Eltirus founder Steve Franklin was on hand at the recent CONEXPO 2023 in Las Vegas.
For those who haven’t heard of it, CONEXPO is the largest construction materials show held in the US.
Every three years, industry people descend on Las Vegas – 139,000 this year alone – to be a part of the show. It’s big, with some 2,400 manufacturers and suppliers in attendance and 28 hectares of exhibits.
This was also the year that alternative energy and autonomous equipment came to the fore.
Do electric machines stack up?
There were several electric machines and technology solutions from Caterpillar, including a 950 GC wheel loader and 320 excavator, while Komatsu showed a PC210E electric excavator.
The Caterpillar machines looked particularly impressive, but I must say that it took a bit to get used to seeing the engine bay of the wheel loader full of wires and batteries rather than a diesel engine.
Cat also showed a number of charging solutions for their machines, all similarly impressive.
The impression I was left with was that electric equipment will play a big part in decarbonisation of our industry, but that we need to be planning for this now. Why? Because, if you have to potentially double the amount of electricity supply to your site, it’s going to take some planning (and capital) to achieve this.
Likewise, we’ll need some very smart thinking about how and where we charge equipment on-site. Is it in the operating quarry area? How do you manage the peak loads that will result from charging?
People who have been around coal mining (and the early days of quarrying) will note that electricity supply into operating areas is nothing new, so perhaps we start by looking there.
At the International Mining and Resources Conference (IMARC) in Sydney last year, one of the manufacturers was talking about a charging system that could charge a truck in approximately five minutes. The problem, however, was the power capacity needed to undertake such charging, but he also noted that with the sheer amount of electricity being delivered into the machine in such a short time frame, it wasn’t safe for the operator to be in the machine while it was being charged.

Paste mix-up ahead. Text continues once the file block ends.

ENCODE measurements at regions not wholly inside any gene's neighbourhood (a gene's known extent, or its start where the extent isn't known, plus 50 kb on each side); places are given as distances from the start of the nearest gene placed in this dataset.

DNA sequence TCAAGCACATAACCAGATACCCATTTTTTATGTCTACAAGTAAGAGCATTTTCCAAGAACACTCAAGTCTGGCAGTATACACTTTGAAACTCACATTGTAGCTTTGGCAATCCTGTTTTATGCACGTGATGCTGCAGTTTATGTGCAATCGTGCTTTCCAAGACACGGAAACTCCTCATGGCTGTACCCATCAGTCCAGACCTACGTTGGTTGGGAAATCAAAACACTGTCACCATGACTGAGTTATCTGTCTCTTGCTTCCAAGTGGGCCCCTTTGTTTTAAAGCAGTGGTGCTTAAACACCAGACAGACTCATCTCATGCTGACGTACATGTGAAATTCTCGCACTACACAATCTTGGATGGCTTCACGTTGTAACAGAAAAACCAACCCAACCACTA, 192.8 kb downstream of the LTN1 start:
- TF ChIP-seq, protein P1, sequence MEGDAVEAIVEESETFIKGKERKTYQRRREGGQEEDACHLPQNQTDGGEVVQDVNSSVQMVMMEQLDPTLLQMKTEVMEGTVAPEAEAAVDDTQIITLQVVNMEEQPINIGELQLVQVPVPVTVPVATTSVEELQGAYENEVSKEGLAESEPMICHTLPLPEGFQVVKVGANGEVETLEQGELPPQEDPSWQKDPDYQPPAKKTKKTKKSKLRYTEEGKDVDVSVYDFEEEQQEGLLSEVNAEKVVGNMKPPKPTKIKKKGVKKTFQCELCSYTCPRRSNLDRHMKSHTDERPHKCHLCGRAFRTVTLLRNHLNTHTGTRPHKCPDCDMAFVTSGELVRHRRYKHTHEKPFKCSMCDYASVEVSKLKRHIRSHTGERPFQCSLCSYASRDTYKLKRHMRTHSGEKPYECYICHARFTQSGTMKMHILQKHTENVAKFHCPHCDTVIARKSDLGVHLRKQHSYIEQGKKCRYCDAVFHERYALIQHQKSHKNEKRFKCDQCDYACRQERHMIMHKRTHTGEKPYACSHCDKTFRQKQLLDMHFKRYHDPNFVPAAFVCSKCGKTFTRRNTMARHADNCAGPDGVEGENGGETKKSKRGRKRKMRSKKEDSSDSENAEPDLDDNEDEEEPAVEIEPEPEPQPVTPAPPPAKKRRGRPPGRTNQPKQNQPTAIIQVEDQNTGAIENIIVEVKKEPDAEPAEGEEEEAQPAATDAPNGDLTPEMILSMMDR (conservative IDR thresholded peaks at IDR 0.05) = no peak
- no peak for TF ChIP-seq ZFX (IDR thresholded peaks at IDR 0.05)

I had written off hydrogen as an alternative energy source, but by the time I left CONEXPO I realised that I was wrong.
When I thought of hydrogen, I immediately thought of fuel cells generating electricity as a power source, and this is a valid approach. By way of example, Volvo had its HX-04 fuel cell-powered articulated hauler on display.
But what I hadn’t appreciated was that you can also run an internal combustion engine on hydrogen – a point not missed by the majority of the major engine manufacturers.
Cummins took this a step further by showing a 15L engine that could run on diesel, green diesel, natural gas and hydrogen. Depending on the application, a different head and inlet/exhaust arrangement is used, but the engine below the head stays the same.
Cummins this year launched a green energy offshoot called Accelera to provide battery electric and hydrogen fuel cell power sources for heavy industry. I think this development, more than any other, made me realise that change really was coming.
When a company as large as Cummins takes a deliberate step on this path, it is evident that it is not a passing fad.
A big disappointment was the lack of autonomous machines on display.
After Caterpillar’s announcement of its partnership with Luck Stone to bring autonomous 777s to Bull Run quarry in Virginia earlier in the year, I was hoping to see one at CONEXPO. Alas, no such luck.
I was also expecting Volvo to bring its TA15 autonomous electric truck to the show. Volvo has several trial projects around the world, with the Holcim Siggenthal quarry trial probably the best known. While the TA15 was not on show, Volvo did have its very futuristic LX03 autonomous, electric wheel loader on display.
Interestingly, the company that not only brought autonomous machines to the show but demonstrated them for real was Develon (formerly Doosan), which showed an autonomous electric excavator and small dozer.
While these machines are not particularly relevant to the quarry industry (at this time), it was particularly interesting to see an excavator that could dig autonomously.
It’s early days for the technology, but it is increasingly gaining maturity. Hats off to the Develon team – it was quite a show.
CONEXPO 2023 was a big success by all measures and a very strong comeback from 2020 when it was cut short by COVID (last time I made it back into Australia just a few hours before the border closed).
The clear message was that sustainability, digitalisation and autonomy are becoming increasingly more common and that the technology that we are going to need to decarbonise our industry is starting to come into play.
Of note, however, was that the innovation focus has changed away from autonomy and more towards decarbonisation – trying to do both at the same time has been a little too much for most manufacturers and producers. Given the clear need to decarbonise, this seems to make a lot of sense going forward.
We are clearly in a time of significant change – well done to all the Australian and New Zealand producers who are working to make these changes a reality whether it be through renewable energy projects, electric truck trials, carbon capture and a myriad of other projects.
Together, we all make a difference.